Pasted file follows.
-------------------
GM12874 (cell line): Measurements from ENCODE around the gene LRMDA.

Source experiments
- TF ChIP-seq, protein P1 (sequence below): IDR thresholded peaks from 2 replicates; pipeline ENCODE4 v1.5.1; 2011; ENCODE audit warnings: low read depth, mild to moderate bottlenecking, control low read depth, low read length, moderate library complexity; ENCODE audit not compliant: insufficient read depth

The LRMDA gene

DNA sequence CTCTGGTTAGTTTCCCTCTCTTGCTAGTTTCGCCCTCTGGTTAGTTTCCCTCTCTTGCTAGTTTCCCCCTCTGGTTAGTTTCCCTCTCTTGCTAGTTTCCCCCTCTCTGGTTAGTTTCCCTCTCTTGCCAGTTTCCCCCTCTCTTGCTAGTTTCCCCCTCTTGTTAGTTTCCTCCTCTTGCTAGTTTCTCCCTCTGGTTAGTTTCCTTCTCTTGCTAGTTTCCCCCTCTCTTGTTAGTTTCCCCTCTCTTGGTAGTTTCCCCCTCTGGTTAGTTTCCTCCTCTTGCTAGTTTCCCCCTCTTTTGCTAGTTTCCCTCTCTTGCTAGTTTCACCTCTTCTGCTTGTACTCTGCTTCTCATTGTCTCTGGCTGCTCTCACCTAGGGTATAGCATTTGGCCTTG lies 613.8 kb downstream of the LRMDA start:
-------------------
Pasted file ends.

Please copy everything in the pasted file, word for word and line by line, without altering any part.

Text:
GM12874 (cell line): Measurements from ENCODE around the gene LRMDA.

Source experiments
- TF ChIP-seq, protein P1 (sequence below): IDR thresholded peaks from 2 replicates; pipeline ENCODE4 v1.5.1; 2011; ENCODE audit warnings: low read depth, mild to moderate bottlenecking, control low read depth, low read length, moderate library complexity; ENCODE audit not compliant: insufficient read depth

The LRMDA gene

DNA sequence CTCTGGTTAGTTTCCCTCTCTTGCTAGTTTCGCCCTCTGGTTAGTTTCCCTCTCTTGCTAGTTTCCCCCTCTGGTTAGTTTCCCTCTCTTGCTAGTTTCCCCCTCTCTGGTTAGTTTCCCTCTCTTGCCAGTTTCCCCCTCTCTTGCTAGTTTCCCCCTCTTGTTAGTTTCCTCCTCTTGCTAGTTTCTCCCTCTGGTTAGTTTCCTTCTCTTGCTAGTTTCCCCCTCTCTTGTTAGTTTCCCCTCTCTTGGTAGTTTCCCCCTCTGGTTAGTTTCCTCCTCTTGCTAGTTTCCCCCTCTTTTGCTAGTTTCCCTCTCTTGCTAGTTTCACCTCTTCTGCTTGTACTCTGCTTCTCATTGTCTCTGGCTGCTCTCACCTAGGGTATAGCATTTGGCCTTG lies 613.8 kb downstream of the LRMDA start: